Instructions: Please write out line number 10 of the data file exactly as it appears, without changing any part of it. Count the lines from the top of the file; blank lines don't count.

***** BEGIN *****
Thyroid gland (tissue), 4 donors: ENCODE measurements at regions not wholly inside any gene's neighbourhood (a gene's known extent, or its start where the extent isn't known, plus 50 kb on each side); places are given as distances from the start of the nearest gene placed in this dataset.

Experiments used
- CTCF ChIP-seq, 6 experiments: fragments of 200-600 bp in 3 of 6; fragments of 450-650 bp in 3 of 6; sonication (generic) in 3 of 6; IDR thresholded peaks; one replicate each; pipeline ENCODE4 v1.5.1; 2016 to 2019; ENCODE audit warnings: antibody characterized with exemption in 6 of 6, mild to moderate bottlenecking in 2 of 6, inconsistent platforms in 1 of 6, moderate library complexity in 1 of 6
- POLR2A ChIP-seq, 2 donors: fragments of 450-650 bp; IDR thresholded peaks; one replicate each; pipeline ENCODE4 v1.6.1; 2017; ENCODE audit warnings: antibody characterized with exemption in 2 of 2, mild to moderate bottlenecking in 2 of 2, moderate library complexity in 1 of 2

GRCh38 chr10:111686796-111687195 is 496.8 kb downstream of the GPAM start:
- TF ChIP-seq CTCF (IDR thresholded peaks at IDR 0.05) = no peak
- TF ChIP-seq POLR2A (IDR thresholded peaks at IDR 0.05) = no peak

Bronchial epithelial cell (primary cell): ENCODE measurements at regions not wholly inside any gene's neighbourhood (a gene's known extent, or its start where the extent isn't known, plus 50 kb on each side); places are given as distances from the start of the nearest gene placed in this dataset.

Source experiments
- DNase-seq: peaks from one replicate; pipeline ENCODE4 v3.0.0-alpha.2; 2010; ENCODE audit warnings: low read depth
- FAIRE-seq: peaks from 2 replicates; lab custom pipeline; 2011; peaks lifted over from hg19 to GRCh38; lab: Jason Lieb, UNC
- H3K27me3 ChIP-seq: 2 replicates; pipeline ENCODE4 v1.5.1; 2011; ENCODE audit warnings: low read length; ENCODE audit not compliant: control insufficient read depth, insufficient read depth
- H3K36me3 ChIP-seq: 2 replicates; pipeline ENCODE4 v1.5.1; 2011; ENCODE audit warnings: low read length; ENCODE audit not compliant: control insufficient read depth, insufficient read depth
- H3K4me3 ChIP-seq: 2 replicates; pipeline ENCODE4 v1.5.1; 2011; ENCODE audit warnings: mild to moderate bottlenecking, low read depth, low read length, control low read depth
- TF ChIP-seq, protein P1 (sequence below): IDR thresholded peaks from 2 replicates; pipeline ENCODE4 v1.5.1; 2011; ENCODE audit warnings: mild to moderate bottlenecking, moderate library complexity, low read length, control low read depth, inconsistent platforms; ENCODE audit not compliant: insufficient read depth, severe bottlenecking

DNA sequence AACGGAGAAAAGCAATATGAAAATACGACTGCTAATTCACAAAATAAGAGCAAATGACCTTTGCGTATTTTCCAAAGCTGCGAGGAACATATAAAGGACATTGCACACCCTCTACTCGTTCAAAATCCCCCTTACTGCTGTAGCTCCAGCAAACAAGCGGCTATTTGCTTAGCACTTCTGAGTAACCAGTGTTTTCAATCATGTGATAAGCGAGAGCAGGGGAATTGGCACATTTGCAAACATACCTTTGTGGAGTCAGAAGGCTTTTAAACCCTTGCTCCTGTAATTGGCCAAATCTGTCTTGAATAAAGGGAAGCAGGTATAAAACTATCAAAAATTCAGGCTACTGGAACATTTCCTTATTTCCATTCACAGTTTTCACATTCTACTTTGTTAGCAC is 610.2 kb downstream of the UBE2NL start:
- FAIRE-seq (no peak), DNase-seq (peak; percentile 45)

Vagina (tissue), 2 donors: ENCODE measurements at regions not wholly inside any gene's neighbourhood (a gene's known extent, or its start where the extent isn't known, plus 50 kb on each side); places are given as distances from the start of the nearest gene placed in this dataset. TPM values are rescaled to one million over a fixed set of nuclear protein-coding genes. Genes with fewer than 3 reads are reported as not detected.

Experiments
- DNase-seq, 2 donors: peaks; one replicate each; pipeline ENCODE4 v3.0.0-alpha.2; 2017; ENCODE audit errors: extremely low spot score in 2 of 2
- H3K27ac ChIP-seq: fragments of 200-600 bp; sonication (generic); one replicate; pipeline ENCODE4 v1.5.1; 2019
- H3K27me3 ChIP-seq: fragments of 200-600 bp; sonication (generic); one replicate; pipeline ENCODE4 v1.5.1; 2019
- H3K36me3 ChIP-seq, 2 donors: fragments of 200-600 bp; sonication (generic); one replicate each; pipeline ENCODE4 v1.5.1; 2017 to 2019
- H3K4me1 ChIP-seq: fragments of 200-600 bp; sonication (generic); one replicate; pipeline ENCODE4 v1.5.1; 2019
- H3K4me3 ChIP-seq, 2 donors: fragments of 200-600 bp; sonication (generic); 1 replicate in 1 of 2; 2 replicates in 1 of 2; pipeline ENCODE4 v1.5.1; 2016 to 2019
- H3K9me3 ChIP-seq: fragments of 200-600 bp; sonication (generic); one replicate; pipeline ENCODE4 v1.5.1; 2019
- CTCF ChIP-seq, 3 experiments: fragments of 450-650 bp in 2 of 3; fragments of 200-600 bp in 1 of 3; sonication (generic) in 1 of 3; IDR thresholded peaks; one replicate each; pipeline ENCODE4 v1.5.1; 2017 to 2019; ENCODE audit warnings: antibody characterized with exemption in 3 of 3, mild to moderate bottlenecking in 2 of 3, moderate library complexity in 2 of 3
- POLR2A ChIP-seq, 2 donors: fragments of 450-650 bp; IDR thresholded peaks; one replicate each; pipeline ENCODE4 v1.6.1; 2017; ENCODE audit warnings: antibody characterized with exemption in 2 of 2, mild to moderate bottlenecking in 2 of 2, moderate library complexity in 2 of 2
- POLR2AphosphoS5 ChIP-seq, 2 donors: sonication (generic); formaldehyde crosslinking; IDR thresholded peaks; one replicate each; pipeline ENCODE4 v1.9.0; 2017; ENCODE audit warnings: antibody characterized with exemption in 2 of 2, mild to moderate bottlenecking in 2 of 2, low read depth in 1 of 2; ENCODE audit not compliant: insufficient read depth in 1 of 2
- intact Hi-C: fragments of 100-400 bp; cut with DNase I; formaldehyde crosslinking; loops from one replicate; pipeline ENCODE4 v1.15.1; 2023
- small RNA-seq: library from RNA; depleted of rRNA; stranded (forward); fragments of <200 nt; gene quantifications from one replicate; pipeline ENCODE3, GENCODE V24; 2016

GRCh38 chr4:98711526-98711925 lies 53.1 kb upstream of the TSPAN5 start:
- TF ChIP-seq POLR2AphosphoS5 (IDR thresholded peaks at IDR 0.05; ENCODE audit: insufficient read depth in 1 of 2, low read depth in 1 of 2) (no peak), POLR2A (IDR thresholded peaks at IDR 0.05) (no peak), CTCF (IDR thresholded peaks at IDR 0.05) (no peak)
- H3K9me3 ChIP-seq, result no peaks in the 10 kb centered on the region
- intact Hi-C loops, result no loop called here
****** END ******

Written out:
- DNase-seq: peaks from one replicate; pipeline ENCODE4 v3.0.0-alpha.2; 2010; ENCODE audit warnings: low read depth